Let me start by saying, I am not perfect. Nor am I a dog. I am human.
Now that that’s out of the way, I am irked by some things I’ve witnessed in other humans lately and I just need to vent to you, dear reader, about them. Lest I explode.
1. Idling cars.
School just started yesterday and I had forgotten about this idling irritation until my run this morning. As I made my way through my neighborhood—established with many upscale homes, mind you (although we did get in on the ‘relatively-cheap-for-this-hood’ back in ’98 with an older, normal sized home that has no central air)—I was reminded. Kids wait for the bus on corners. Parents wait in cars/SUVs next to their kids. Engines running. One car even had it’s lights on. The kids wore headphones and/or were texting or playing a video game as if the parent wasn’t even there. (Side note: my 10-year old son doesn’t want me anywhere near him when his bus picks him up, which happens to be at the end of our driveway).
Our lovely treed neighborhood has many kids and, therefore, a notable number of idling cars every day. Early morning, when I run, the kids waiting for buses are aged from 6th grade through high school. Are the parents worried about an abduction? And if so, is it really necessary to keep the car idling? My ‘ok-let’s-not-rush-to-judgement-but-I-already-have’ side of me thinks, maybe one of the kids is disabled (although I saw no evidence of that). Another may be keeping their kid from wandering off to the nearest drug dealer. Maybe the parent has a mental disorder and if left at home without seeing their precious cargo board the school bus they will be a danger to themselves and/or society, unable to cope with the unknowing-ness of it all.
One day last fall I ran in the afternoon and guess what? There were parents in idling vehicles waiting for the bus to drop off their kid so they could rush off to a sport practice. (I know this was the case with one mom, at least, because she told me. After a few minutes of chatting, she turned off the engine. She knows I’m the local eco-maniac). Ugh!
2. Kids being driven to the bus stop.
There are many bus stops throughout our neighborhood so a kid doesn’t really have to walk too far—a half a mile in some cases, tops—to get to their stop. I think I’m correct in assuming the kid got a ride from the parent who now sat waiting in their idling car. I didn’t witness this so it is possible the parent drove slowly behind their walking child. It was 70 degrees out this morning and it was not raining. So why not just walk the kid to the stop? There’s an idea! Am I the only one who sees the ridiculousness of this?
3. Idle gossip.
This runs rampant amongst a good number of moms I know. Hold on a second. If it runs rampant, does that mean it’s really not idle? Anyway, I’m sure I’m the topic of a good portion of gossip. I imagine some think I must have social issues because I spend hours on the computer. I write. I tweet. I facebook. When instead I should be available for coffee or lunch or a mani-pedi (would actually love to take breaks, so please ask me). Other possible juicy topics about me: I’m one of those liberal freakin’ treehuggers; I’m raising my son to be a hippie; we fed a maimed mama raccoon for a while. (Side note: one boy was not allowed to run out in our back yard in case this raccoon came after him). Gossip is hardly ever 100% correct, which is why I felt it necessary to write about my husband’s affair. People could just refer others to the link and they’d get the true story.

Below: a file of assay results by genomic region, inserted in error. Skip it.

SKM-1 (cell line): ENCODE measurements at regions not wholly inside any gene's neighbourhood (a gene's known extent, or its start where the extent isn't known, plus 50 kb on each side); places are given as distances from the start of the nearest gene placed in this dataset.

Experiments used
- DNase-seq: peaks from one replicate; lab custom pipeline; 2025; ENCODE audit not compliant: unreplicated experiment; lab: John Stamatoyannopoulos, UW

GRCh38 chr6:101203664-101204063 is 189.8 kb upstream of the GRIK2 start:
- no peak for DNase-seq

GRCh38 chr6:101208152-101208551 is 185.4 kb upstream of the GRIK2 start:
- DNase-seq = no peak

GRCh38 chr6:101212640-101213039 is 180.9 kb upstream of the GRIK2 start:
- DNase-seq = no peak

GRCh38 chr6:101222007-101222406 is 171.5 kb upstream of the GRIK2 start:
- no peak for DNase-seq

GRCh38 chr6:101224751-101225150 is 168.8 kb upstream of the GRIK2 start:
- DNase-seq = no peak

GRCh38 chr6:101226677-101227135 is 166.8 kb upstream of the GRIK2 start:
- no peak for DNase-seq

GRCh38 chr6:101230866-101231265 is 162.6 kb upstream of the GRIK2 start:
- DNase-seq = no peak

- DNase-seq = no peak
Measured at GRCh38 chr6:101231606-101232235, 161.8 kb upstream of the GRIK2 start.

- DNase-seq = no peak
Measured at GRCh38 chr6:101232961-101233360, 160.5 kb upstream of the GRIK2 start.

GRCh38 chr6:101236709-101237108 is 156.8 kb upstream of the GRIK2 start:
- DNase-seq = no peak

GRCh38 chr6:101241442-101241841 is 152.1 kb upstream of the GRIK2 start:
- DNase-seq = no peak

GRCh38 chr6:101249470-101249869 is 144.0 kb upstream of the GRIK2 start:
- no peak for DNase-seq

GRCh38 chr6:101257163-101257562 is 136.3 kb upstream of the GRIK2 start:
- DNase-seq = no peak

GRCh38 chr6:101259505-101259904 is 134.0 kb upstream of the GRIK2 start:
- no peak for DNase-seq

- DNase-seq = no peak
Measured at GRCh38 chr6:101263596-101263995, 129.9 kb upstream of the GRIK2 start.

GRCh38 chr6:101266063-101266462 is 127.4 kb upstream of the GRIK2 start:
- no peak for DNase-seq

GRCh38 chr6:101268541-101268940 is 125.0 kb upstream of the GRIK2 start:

Sometimes gossip starts with, “I love so-and-so, but…” And just the other day I was talking about how great my son’s new friend is and immediately the mom I was casually chatting with warned me: “Oh… just watch your back with her!” referring to my son’s friend’s mom. And another mom who was there nodded her head furiously then parroted, “Yep. You gotta watch your back with her.” I was so put off by these comments that I didn’t bother to ask why I needed to watch my back. Did they have proof? Or was this something they heard through the grapevine without bothering to research the why’s and wherefore’s? Should I be worried? Did they mean I could be stabbed literally or figuratively? Why did they have to reveal this information to me in such a gossipy fashion? And what were they saying behind my back?
4. Over-protective parents who make me feel like a bad mom.
One could argue that I’m one of these parents who make other parents feel like bad parents based on points number 1 and 2. But that’s just me venting and I don’t walk up to their car and say, “What in the world are you doing? Do you realize that your child is breathing the exhaust from your idling car? And that this protective mode is not going to serve your child well when they go off to college or leave home to live in the real world? I should know because I was fairly sheltered during my teen years—but I could still wait at the bus stop by myself—and went on drinking binges; participated in drunk make-out sessions with frat boys I just met; smoked pot; drove intoxicated; dined and ditched on spring break while drunk and stoned; skipped classes. I’m lucky to be alive!”
Here are some examples of parents making me feel like a bad mom: